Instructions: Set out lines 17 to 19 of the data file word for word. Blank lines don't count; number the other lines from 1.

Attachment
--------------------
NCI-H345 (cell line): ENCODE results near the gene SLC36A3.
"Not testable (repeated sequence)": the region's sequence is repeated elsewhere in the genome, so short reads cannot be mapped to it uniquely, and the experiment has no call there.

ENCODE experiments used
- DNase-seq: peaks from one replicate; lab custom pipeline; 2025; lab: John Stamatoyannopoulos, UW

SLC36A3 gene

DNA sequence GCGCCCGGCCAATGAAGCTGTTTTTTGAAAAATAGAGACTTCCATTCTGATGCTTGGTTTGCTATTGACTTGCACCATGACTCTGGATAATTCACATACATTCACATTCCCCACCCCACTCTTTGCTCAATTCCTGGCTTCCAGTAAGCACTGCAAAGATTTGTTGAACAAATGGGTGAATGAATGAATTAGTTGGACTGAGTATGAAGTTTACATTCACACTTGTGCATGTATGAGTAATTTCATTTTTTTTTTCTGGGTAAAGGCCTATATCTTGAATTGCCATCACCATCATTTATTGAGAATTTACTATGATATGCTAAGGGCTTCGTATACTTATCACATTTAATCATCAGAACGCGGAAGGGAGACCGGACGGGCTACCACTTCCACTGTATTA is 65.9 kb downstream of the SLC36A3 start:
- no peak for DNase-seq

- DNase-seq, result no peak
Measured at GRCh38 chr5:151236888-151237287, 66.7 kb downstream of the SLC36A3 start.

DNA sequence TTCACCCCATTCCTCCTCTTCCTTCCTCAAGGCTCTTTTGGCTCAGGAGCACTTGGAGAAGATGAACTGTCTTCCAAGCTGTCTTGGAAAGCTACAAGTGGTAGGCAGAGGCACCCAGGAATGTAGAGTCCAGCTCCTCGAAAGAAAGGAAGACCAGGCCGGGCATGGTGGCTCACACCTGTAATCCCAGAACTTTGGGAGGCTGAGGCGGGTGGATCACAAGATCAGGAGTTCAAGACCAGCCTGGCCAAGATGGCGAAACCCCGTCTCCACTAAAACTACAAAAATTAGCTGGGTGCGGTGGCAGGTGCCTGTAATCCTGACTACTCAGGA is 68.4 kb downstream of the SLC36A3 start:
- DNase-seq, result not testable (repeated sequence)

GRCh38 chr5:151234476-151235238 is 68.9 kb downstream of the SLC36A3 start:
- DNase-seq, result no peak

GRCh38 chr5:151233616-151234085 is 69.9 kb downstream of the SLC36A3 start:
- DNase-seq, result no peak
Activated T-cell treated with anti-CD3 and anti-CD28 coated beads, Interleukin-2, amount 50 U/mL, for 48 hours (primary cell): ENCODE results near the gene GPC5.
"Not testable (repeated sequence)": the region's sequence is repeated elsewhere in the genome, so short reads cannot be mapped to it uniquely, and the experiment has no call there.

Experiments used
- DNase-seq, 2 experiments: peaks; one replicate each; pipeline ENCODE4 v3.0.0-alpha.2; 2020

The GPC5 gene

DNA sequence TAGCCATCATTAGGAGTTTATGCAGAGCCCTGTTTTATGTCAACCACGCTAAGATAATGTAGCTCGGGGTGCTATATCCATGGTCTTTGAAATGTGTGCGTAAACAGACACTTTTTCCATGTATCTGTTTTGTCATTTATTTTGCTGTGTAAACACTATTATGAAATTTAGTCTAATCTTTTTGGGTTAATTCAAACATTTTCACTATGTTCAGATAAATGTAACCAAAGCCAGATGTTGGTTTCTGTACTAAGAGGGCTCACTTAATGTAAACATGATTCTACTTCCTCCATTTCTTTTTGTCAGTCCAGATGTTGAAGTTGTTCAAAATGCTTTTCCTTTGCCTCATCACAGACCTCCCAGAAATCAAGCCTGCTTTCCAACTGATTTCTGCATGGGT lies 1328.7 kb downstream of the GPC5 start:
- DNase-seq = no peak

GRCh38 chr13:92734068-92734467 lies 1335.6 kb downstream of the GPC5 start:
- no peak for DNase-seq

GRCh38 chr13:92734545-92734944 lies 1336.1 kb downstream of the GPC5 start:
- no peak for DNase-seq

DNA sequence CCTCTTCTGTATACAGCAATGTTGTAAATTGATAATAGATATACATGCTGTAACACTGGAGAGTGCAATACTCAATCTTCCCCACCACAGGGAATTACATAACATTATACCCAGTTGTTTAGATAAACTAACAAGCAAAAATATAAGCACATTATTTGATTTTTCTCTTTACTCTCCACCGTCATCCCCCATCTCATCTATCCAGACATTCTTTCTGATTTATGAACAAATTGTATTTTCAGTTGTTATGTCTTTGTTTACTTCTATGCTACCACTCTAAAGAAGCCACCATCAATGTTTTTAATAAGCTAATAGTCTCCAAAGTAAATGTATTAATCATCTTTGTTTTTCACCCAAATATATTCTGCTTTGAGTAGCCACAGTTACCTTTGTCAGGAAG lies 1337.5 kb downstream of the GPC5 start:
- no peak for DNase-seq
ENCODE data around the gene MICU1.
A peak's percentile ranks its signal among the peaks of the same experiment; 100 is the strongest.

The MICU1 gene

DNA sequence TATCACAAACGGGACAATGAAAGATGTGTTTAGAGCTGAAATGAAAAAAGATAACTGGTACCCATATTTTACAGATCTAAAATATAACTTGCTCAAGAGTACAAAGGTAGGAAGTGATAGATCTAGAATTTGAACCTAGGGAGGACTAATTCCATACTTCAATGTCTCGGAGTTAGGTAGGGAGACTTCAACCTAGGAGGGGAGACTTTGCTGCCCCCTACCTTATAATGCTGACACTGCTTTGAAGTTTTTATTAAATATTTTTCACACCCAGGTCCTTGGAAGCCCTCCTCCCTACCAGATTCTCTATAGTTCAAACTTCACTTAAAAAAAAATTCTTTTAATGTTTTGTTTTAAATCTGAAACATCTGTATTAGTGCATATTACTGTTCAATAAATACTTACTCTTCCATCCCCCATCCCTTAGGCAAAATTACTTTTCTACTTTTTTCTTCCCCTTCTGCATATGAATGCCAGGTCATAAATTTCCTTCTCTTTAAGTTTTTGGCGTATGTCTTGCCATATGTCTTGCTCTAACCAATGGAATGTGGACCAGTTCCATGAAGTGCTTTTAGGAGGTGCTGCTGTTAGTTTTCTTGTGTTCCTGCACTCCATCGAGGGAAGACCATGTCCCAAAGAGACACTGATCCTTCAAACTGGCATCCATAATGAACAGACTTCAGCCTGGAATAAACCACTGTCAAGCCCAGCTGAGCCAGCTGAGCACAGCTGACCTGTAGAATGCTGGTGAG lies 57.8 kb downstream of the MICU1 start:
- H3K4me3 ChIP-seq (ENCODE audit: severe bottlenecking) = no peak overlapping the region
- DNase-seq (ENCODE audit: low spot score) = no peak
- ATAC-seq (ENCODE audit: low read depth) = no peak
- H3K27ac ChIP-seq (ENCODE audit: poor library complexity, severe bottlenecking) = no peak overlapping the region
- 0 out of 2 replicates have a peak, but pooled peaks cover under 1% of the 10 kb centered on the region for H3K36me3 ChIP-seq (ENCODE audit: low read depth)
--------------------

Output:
"Not testable (repeated sequence)": the region's sequence is repeated elsewhere in the genome, so short reads cannot be mapped to it uniquely, and the experiment has no call there.

Experiments used
- DNase-seq, 2 experiments: peaks; one replicate each; pipeline ENCODE4 v3.0.0-alpha.2; 2020